Witness to Crucial Events:

Crucifixion: As many fled or watched from a distance, Mary Magdalene stood near the cross, showcasing her unwavering loyalty and love for Jesus (John 19:25).

Burial: She observed where Jesus was buried, a detail that would become crucial after the resurrection (Matthew 27:61).

Resurrection and the Commission:

First Witness: In a society where a woman’s testimony was often undervalued, it’s significant that Mary Magdalene is recognized in all four Gospels as the first to witness the resurrected Christ. This underscores her special status and challenges the societal norms of her time.

Apostle to the Apostles: After encountering the risen Jesus, she was tasked with proclaiming the good news of His resurrection to the Apostles. This pivotal role earned her the title “Apostle to the Apostles.”

Legacy and Later Traditions:

Early Christian Writings: While canonical scriptures provide a rich understanding of Mary Magdalene, non-canonical writings like the Gospel of Mary further elaborate on her role as a leader and teacher in the early Christian community.

Misunderstandings: Over the centuries, interpretations have sometimes conflated Mary Magdalene with other biblical figures, leading to the misconception of her as a repentant sinner or prostitute. These portrayals, however, don’t align with the primary biblical narratives about her.

Veneration: Recognized as a saint in many Christian traditions, her feast day is celebrated as a remembrance of her unique role in Christian history.

Jesus heals Jairus' daughter

Mary Magdalene, far from being a peripheral figure, stands out as a linchpin in the resurrection narrative and the early days of Christianity. Her dedication, courage, and profound experiences with Jesus Christ make her an inspirational figure for all believers. In retelling her story, we are reminded of the transformative power of faith and the limitless potential of any individual, regardless of gender or past, in God’s grand narrative.

Mary, Mother of James and Salome: One of the compassionate women who consistently supported Jesus’s ministry, she was present during the heart-wrenching moments of His crucifixion and then joyously witnessed His resurrection (Mark 15:40).


Lydia’s conversion story in Acts 16 reveals the Apostle Paul’s impact in Philippi. As a prosperous merchant dealing with purple cloth, she embraced the faith and extended her home as a haven for Paul and his companions, cementing her role as a key supporter of the Pauline mission.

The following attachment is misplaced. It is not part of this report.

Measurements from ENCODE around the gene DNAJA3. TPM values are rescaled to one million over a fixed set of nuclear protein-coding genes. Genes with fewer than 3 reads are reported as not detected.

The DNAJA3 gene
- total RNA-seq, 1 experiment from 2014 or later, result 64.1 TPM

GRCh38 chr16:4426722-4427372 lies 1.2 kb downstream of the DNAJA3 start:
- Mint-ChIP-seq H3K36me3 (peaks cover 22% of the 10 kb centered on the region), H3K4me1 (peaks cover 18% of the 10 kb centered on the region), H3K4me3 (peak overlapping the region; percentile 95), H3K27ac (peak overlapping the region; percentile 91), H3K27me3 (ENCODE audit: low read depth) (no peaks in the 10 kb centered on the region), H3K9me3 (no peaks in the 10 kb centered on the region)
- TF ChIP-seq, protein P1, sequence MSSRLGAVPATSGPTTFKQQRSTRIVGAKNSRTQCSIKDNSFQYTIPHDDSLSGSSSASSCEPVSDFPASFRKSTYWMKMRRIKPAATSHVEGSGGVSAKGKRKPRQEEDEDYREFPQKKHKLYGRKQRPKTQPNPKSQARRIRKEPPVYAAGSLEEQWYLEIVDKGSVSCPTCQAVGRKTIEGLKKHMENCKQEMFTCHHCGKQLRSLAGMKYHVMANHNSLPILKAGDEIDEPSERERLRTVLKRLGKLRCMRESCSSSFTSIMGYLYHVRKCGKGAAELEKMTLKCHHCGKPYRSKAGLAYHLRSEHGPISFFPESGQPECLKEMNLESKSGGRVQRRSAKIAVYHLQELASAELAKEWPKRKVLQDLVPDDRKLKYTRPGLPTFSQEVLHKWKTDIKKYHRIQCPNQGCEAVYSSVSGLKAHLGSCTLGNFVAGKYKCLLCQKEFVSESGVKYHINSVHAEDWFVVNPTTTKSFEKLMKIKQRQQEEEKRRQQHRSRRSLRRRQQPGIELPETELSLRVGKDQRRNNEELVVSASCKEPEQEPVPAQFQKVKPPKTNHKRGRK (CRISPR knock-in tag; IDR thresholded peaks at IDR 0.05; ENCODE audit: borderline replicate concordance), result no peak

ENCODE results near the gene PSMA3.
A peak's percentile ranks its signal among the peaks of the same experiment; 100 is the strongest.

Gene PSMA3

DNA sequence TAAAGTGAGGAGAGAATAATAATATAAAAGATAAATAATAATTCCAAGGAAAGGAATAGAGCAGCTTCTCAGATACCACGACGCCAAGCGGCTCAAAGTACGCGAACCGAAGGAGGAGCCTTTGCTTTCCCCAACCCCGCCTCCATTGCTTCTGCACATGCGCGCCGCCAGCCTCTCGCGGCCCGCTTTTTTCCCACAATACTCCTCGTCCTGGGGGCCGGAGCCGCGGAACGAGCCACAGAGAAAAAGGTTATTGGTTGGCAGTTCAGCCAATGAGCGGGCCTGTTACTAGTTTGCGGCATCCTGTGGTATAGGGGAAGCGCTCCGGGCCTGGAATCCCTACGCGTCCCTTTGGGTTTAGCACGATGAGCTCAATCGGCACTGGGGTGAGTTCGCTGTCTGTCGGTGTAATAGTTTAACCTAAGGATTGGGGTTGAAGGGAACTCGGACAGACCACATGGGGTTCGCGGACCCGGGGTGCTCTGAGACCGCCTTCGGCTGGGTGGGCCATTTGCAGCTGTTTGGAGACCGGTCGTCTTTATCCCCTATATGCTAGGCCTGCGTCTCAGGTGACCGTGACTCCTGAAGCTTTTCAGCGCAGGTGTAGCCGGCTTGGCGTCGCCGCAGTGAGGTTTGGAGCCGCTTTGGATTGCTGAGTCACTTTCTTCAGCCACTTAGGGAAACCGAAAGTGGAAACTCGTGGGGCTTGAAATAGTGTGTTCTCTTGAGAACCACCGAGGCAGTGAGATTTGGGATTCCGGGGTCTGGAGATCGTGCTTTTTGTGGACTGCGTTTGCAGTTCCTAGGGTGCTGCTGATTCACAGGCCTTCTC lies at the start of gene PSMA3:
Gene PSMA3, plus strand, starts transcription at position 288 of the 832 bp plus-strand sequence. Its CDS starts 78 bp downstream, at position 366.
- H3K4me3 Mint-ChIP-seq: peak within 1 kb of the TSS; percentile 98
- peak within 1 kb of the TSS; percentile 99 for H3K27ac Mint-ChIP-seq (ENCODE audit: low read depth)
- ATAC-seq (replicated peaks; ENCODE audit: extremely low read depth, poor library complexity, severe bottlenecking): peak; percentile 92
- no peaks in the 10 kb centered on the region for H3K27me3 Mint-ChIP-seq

This remarkable woman wasn’t just a helper to Paul but many others in the early church at Cenchreae (Romans 16:1; Romans 16:2). Paul’s commendation of her in his letter to the Romans underscores her importance.


Alongside her husband Aquila, Priscilla wasn’t just a background character. She actively engaged in theological discussions about the Gospel, even enlightening Apollos, a learned man (Acts 18:24; Acts 18:25; Acts 18:26).

Jesus raises a girl from the dead

Tabitha (Dorcas)

A paragon of charity in Joppa, her life was so impactful that her death moved people to call for Peter, leading to one of the significant miracles in the early Church – her resurrection (Acts 9:36; Acts 9:37; Acts 9:38; Acts 9:39; Acts 9:40; Acts 9:41; Acts 9:42).

Roles and Contributions

Financial Supporters: Several women, utilizing their wealth, played a pivotal role in ensuring the continuation of Jesus’s and the Apostles’ ministry. They provided logistical support, allowing the Apostles to focus on their spiritual missions (Luke 8:1; Luke 8:2; Luke 8:3).

Witnesses to Crucial Events: The Gospels emphasize that women, often more than men, remained steadfast witnesses to Christ’s final moments and beyond. Their testimonies are woven into the resurrection accounts, proving their central role in the early faith narrative.

Evangelists and Teachers: The early church saw women teaching and spreading the Gospel. Priscilla’s dialogues and Mary Magdalene’s proclamation to the Apostles exemplify this. Their roles were boundary-pushing, challenging the societal norms of their era.


The annals of early Christian history might predominantly highlight male figures, but a closer examination reveals the bedrock provided by these women. Their legacies, enshrined in scripture and tradition, underscore the vitality of their contributions. They were more than just supporters; they were pioneers in their own right.

Conclusion Women in the Lives of the Apostles

Revisiting the stories of the women intertwined with the Apostolic age illuminates the collaborative spirit of early Christianity. Their resilience, faith, and pragmatism laid down the roots in which the church flourished. As modern society grapples with questions of gender roles in religious spaces, the tales of these ancient women stand as timeless testaments to inclusivity and empowerment.